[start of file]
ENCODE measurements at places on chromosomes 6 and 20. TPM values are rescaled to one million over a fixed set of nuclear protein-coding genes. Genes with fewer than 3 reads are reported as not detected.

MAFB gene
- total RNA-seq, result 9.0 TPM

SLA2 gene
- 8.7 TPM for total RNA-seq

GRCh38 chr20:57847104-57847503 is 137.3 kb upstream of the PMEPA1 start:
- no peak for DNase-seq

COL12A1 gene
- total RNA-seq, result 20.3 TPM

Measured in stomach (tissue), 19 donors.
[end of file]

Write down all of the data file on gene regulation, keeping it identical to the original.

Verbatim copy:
ENCODE measurements at places on chromosomes 6 and 20. TPM values are rescaled to one million over a fixed set of nuclear protein-coding genes. Genes with fewer than 3 reads are reported as not detected.

MAFB gene
- total RNA-seq, result 9.0 TPM

SLA2 gene
- 8.7 TPM for total RNA-seq

GRCh38 chr20:57847104-57847503 is 137.3 kb upstream of the PMEPA1 start:
- no peak for DNase-seq

COL12A1 gene
- total RNA-seq, result 20.3 TPM

Measured in stomach (tissue), 19 donors.